Across the way lies an open field filled with giant rows of recently built hügelkultur beds surrounded by lush foliage. After implementing regenerative practices on a different farm last year, it was time for Moon Gazer to take the knowledge gained from that experience to their own sacred space. They have already made great strides to integrate with their new home.
Moon Gazer's deep commitment to stewardship was recognized with an award for regenerative farming at the 2016 Emerald Cup, and the farm is also certified DEM Pure by Dragonfly Earth Medicine.
With new land comes new growth: a start so fresh, you can feel the vibrant energy promising so much greatness to come. The fledgeling cannabis plants arranged inside and outside of the greenhouses are looking happy, healthy, and strong, with an extraordinary line up of genetics, many sourced from similarly sacred spaces. The hügelkultur beds are just about ready. The native soil, wriggling with worms and rich with biology and naturally occurring minerals and nutrients, will provide unique terroir. Soon all those lovely ladies will be moving into the earth to flourish through their life of flowering into fall harvest.
The Mendocino County cannabis community gathered at Area 101 in Laytonville, California for Healing Harvest Farms' spring farmers market, where stellar flowers and friendly faces were found in abundance and live music accompanied the buzz of the crowd.
Flower Girls are discerning devotees who congregate in order to elevate our appreciation of the cannabis flower. This smoking society is a forum for the cultivation of connoisseurship, wherein we discuss the intricacies of various flowers and highlight those we deem the dankest.
When Flower Girls gather for a tasting session, we strive to smoke mindfully, sharing insights and observations, considering origin, appearance, aroma, flavor and effect. To prevent a proper tasting from deteriorating into an ordinary hobnob, focused attention and patience are essential.
Somewhere in the moment after I sample a chewy tropical pineapple licorice bite followed by another puff of one the copious amount of joints circling the table I unlock a karmic cannabis connection. Enjoying the cannabis with the farmer who tended for these outdoor plants with such care, talking about its effects together and pairing it with complimentary food and drink, brings tasting marijuana into a whole new expanse. We’re appreciating every expression of our favorite flower with our friends and taking notes for the next time. Proper enjoyment of cannabis can make for a vivid and imaginative journey into the heart of dankness.
Take the 101 north from San Francisco, crossing the Golden Gate Bridge and passing through the suburbs of Marin and the vineyards of Sonoma and Mendocino. The trees along the road grow increasingly imposing as you wind your way through the rural landscape, and when you find yourself surrounded by ancient 300-foot-tall redwoods, you’ll know you’ve reached Humboldt County.
Back-to-the-land hippies have been cultivating cannabis in these forested hills since the late 1960s. Over the years, their small family farms been joined by an influx of large-scale grows that wreak environmental havoc while churning out a steady supply of subpar pot.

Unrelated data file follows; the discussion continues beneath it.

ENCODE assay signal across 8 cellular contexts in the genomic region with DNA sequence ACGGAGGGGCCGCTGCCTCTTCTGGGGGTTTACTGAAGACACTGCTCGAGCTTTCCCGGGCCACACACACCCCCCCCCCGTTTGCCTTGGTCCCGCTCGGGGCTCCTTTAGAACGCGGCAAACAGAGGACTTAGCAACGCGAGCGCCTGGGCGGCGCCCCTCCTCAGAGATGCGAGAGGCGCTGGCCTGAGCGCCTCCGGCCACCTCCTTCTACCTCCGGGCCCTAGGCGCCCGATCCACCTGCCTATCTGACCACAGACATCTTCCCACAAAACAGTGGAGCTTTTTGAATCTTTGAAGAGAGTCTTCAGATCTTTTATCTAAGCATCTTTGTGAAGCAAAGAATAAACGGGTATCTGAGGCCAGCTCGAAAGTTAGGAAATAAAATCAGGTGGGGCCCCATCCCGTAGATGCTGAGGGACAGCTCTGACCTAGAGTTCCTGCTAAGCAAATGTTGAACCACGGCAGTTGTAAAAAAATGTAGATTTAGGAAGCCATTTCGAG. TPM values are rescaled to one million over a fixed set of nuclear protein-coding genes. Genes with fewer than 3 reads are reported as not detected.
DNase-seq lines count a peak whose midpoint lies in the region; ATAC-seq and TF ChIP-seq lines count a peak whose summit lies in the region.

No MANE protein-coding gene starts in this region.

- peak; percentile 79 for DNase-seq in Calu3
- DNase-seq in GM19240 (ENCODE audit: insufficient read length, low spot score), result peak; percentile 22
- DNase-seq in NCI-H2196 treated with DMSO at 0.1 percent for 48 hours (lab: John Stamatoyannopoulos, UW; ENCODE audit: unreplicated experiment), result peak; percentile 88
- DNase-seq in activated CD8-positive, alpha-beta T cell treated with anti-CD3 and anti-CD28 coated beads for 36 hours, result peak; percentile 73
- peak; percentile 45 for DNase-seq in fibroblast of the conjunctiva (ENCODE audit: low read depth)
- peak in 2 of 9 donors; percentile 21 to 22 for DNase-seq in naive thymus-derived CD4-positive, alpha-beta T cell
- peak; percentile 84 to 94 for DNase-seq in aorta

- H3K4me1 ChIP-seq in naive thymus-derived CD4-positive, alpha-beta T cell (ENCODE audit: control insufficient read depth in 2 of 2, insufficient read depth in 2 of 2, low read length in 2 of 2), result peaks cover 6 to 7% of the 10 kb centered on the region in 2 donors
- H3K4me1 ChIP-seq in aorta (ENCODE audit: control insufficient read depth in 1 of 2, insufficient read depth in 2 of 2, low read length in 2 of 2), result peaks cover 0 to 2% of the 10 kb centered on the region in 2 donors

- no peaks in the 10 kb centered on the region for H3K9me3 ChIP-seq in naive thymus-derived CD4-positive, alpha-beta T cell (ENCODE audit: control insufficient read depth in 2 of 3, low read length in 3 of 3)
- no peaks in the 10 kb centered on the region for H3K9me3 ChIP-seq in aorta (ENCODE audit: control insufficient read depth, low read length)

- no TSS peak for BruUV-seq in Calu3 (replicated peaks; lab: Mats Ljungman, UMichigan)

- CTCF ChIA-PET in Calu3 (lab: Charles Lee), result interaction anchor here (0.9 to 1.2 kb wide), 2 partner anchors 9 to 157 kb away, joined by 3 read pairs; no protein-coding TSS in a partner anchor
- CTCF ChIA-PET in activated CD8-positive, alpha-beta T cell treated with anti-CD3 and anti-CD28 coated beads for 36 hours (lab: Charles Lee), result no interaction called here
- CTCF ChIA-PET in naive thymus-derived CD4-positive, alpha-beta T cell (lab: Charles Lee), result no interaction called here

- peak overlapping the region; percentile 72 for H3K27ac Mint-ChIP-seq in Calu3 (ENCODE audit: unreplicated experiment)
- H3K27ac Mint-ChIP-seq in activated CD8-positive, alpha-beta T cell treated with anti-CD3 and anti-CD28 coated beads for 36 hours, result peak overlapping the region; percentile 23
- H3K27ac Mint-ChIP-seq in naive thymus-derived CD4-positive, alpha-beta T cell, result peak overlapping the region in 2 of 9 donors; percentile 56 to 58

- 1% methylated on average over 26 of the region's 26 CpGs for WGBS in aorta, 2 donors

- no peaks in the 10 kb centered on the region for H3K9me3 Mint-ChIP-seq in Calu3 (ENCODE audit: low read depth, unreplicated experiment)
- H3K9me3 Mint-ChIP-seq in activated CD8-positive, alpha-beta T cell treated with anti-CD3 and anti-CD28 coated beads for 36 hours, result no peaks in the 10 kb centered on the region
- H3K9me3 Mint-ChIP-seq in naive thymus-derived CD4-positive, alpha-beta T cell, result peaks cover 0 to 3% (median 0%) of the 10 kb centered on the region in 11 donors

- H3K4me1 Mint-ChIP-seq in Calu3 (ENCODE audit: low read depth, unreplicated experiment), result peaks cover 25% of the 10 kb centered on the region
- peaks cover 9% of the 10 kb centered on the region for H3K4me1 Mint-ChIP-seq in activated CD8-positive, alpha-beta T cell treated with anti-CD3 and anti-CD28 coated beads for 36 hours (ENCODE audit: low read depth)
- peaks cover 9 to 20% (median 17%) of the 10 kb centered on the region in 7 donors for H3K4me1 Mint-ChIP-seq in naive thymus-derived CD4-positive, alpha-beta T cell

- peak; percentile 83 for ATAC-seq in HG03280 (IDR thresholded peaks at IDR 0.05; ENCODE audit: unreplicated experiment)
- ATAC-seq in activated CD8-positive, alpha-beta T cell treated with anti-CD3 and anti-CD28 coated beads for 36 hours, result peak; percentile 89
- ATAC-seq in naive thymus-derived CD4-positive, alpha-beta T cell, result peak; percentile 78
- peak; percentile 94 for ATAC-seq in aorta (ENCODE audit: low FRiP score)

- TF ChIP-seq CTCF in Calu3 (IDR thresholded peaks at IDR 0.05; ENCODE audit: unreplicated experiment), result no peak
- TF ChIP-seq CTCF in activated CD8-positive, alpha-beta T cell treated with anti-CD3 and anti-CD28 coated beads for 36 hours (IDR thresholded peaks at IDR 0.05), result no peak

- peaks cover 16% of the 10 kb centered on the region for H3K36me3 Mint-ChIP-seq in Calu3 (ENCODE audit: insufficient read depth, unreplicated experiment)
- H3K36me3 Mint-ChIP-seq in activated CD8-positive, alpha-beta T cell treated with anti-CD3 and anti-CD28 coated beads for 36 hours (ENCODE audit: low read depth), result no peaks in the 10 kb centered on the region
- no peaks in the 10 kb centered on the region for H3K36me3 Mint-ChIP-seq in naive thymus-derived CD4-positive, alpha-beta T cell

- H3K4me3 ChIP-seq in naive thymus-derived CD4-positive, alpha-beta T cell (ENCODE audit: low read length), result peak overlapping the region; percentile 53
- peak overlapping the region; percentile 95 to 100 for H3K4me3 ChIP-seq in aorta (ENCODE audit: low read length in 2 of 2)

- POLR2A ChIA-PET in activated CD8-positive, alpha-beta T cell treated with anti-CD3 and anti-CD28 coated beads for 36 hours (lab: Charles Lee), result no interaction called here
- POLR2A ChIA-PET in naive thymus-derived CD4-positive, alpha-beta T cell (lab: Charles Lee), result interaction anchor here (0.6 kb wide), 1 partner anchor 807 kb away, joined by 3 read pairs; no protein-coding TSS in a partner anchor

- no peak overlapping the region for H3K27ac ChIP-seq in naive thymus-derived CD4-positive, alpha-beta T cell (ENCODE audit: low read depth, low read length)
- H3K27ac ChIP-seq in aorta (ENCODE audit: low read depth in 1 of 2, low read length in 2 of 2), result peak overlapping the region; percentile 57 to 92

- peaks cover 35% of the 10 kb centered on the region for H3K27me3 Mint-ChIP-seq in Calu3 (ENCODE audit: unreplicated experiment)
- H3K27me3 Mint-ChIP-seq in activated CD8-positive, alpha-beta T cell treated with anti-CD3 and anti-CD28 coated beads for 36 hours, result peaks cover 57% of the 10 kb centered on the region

With a glut of cheap weed bringing down the price per pound, many farmers have compensated by growing more plants, sacrificing quality for quantity. Meanwhile, dispensaries throughout California place a premium on flowers grown in warehouses under electric lights. Flowers grown outdoors are presented as an economical alternative to top-shelf indoor.
Rather than accept a lower price for premium sungrown, some farmers pass their product off as indoor, while much of Northern California’s outdoor crop is sold on the black market in other states. Since dispensaries are unwilling to pay for Humboldt’s finest, it has gone unrecognized within the legal cannabis industry.Read More
Cannabis is not technically legal in Amsterdam, only “tolerated,” and this places the plant in a particular cultural context. It is labeled a “soft drug,” too easily classified alongside legal prostitution in the red-light district and perceived as attracting unsavory types and fostering a generally shady vibe. (Meanwhile, binge drinking is far more normalized.) The patchwork of contradictory regulations seems to prevent coffeeshops from stocking sufficient quantities of product or making menus adequately available for perusal.
“Plain and simple, small farmers using organic production methods grow outstanding cannabis. Vibrant flowers with beautiful hues and iridescences, complex bouquets, robust flavors, super clean effects — that’s what initially attracted me to this. I was just blown away by the quality.”
Having sampled several of PremaFlora’s offerings, I wholeheartedly concur. My personal favorite, Holy Diver, has the crisply sweet texture of sauvignon blanc with a peppery bite, and imparts a stimulating, creative, functional high. This cannabis conveys true terroir, a taste of the 100-year-old apple orchard on a lush coastal hillside where goats and chickens roam.
Cannabis is an annual plant that naturally flowers from late summer into fall. The growing season begins when farmers plant seeds every spring. The seedlings quickly develop branches and leaves over the next few months, becoming taller and bushier until longer nights after the summer solstice trigger the flowering phase. In autumn, when flowers are ripe, they are cut down, dried, and trimmed.
Do biodynamic cannabis flowers truly possess a holistic, spiritual, even magical purity? Perhaps. They are certainly an enticing alternative to cannabis grown in warehouses under electric lights with toxic pesticides, fertilizers and nutrients. Sensitive souls who care deeply about their impact on the environment and what they put into their bodies are quite likely to appreciate the subtly special qualities of a biodynamic high.